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Chester Street COVID-19 collection site to permanently close 

By CJ HADDAD - | Jan 5, 2021

A press release from Lee Health on Tuesday stated that the health care system will cease operation of its COVID-19 collection site located at the Chester Street Resource Center in Cape Coral at 1 p.m. on Jan. 15.

“Due to the new testing site that the City of Cape Coral recently opened in partnership with Curative, Lee Health will be consolidating efforts to its Page Field mobile collection site in Fort Myers,” the release stated. 

The Page Field site, located at 4771 S. Cleveland Ave. in Fort Myers, will expand operations and will be open on Tuesday, Thursday and Saturday from 7:30 a.m. to noon for COVID-19 testing.

Officials said patients must make an appointment and have a physician’s order to be tested at the Page Field location. To make an appointment, contact 239-343-9800.

New COVID testing site in Cape Coral opened this week 

The city of Cape Coral, in partnership with Curative, began its new, no cost COVID-19 testing walk-up kiosk on Jan. 4 at 1020 Cultural Park Blvd. (the parking lot across the street from City Hall). Patients were able to schedule appointments starting Jan. 2. 

“Curative is proud to be a crucial resource for the Cape Coral community during this pandemic,” said Fred Turner, CEO and co-founder of Curative, in a release. “Curative’s goal is to make testing more accessible with our easy walk-up kiosk. Our unique, self-collected oral fluid swab COVID-19 PCR test offers a painless, simple option with quick 24 to 48-hour results upon receipt at our labs and no cost to patients.” 

Curative offers oral fluid swab testing rather than the conventional nose swab. According to Curative, the observed and directed self-collected oral fluid swab involves having the person cough first, which releases virus from the upper and lower respiratory tract. The virus is then caught in the saliva. The patient then swabs the inside of their cheeks and the roofs of their mouths. Once complete, the patient seals their test within a secure container and returns it to a medical professional to be administered in the lab. The entire Curative test is done without having to come into close contact with others, therefore eliminating the need for personal protective equipment (PPE) changes.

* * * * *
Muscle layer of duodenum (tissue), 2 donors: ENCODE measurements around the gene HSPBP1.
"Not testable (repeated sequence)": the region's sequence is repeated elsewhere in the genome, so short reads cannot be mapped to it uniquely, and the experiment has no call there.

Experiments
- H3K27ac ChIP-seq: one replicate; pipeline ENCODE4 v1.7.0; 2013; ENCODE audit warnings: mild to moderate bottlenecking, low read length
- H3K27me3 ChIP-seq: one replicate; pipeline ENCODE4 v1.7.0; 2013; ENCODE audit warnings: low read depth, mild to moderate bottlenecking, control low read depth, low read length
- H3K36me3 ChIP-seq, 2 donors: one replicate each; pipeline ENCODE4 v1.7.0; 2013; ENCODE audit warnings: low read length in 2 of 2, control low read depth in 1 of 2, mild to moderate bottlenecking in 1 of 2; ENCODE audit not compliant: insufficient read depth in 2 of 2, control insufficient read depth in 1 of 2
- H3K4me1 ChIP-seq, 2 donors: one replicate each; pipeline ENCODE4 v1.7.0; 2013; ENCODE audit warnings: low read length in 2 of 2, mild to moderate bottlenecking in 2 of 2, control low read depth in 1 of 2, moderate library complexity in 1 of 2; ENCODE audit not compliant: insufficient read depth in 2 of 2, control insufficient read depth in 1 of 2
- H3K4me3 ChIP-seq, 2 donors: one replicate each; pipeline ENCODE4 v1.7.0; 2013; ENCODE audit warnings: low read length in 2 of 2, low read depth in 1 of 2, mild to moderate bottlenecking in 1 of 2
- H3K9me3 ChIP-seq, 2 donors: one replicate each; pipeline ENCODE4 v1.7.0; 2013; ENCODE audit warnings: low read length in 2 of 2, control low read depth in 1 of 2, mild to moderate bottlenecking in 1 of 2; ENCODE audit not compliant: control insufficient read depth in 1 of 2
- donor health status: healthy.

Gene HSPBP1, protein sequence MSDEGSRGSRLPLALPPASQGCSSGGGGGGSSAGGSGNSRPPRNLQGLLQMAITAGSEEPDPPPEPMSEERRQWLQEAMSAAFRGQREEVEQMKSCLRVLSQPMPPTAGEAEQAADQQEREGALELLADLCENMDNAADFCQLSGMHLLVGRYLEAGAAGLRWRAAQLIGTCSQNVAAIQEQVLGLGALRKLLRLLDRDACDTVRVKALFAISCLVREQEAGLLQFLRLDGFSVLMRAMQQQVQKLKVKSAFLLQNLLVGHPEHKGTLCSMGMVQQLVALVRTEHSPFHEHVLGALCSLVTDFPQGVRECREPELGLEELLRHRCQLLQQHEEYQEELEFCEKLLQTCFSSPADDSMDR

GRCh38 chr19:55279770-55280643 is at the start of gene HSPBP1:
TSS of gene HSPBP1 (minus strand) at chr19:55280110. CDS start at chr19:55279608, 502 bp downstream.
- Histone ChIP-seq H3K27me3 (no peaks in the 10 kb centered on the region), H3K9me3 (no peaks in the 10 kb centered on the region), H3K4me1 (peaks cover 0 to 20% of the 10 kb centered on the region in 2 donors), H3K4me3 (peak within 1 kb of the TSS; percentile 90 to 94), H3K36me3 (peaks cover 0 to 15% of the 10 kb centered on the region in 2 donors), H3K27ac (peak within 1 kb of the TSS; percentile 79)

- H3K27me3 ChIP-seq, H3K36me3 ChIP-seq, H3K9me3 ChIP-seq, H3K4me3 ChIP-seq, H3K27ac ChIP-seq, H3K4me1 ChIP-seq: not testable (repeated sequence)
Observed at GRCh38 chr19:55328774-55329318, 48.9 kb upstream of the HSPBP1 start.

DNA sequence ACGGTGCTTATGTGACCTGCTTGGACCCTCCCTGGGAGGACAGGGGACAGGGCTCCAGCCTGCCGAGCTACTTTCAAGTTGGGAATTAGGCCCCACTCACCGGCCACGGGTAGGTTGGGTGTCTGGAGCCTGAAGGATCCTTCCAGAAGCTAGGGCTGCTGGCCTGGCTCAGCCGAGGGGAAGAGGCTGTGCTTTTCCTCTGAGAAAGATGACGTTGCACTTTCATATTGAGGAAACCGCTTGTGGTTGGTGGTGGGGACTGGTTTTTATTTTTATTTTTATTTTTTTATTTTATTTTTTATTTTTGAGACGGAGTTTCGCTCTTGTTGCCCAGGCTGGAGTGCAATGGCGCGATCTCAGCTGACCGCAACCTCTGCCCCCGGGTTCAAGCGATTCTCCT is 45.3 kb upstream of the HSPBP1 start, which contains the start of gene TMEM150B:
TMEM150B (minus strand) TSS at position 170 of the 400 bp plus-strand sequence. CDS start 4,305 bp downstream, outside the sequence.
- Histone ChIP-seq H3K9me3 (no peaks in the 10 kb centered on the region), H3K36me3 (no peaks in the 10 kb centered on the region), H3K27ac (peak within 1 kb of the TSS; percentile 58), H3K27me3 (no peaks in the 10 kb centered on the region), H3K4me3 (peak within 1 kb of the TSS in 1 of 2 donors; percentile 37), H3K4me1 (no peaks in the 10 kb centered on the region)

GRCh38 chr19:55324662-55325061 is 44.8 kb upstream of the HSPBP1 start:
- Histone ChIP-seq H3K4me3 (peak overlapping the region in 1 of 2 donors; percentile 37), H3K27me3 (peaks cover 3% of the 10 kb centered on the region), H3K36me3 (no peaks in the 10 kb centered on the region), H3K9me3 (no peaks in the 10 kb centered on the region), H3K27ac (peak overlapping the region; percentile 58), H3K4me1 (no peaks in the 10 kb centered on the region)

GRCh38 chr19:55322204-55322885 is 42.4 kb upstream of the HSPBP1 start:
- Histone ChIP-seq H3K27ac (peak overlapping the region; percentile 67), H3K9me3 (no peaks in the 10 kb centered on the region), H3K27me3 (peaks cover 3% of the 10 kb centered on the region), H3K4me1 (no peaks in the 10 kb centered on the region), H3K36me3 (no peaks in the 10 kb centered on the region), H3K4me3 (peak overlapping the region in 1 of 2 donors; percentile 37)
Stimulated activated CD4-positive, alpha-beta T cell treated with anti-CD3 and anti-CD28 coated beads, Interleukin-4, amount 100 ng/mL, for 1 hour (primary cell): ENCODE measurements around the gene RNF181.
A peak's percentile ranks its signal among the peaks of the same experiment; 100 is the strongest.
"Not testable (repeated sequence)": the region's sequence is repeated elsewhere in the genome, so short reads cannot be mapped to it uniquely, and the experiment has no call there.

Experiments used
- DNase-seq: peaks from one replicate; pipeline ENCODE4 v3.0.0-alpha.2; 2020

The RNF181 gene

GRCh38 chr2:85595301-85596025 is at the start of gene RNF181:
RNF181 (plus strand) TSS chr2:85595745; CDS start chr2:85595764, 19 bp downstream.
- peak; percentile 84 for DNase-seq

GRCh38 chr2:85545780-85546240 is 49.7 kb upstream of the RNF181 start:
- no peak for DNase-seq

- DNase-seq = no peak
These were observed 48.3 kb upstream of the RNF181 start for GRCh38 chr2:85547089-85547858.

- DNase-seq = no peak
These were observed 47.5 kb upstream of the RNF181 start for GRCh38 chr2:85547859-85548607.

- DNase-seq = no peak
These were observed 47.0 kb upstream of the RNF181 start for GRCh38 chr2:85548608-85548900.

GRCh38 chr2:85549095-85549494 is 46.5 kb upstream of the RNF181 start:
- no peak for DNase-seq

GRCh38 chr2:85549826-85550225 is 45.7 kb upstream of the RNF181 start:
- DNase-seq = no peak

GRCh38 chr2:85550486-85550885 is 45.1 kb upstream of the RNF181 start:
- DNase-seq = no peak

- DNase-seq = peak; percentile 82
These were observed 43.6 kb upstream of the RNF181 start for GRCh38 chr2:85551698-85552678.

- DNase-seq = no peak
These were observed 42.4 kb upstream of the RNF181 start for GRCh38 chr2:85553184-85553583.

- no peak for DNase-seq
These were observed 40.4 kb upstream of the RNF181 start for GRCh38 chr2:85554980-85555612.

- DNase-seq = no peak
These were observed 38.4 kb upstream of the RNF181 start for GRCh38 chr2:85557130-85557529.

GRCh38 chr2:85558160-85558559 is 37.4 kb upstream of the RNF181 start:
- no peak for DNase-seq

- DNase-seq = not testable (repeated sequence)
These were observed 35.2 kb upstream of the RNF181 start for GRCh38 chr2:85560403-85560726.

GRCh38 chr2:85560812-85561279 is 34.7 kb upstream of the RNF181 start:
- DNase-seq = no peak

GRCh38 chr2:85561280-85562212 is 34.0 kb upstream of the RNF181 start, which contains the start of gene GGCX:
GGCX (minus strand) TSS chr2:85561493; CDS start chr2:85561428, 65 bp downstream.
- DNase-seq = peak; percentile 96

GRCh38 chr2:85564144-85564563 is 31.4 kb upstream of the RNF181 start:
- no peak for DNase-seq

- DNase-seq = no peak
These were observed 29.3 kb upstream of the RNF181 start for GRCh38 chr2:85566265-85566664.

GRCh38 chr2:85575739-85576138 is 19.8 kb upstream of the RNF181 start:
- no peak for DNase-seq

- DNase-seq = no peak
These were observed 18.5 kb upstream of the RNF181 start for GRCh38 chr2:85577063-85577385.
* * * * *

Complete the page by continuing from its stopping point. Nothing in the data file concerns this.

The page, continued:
“Curative is currently contracted to provide service at the CenturyLink Field testing site and has proven to be an efficient and reliable community partner. We are grateful to be able to work with them to offer additional testing opportunities for the community,” said Cape Coral Fire Chief Ryan W. Lamb in the release. “It will take time before the vaccine is widely available and testing remains an important means of controlling the spread of the virus.”

Testing will be available by walk-up or appointment at 1020 Cultural Park Blvd. Appointments can be scheduled at www.curative.com. Information can also be found on Cape Coral’s COVID-19 website, www.capecoral.net/ covid-19 and at www.capecoralfire.com.

By the numbers

As of Tuesday afternoon, there are 1,392,123 total cases of COVID-19 confirmed in Florida, an increase of 15,431 since FDOH’s last update Monday. 

Test results reported to the Department of Health on Monday, Jan. 4, resulted in a 12.74% positivity rate among 138,339 tests.

The state saw its highest daily percentage of positive patients on Dec. 29 when 22.75% percent of tests reported were positive among 62,303 tests.

Positivity rates in new cases have topped 10% in eight of the last nine days. Percent positivity rates in new cases have been over 5% since Oct. 29.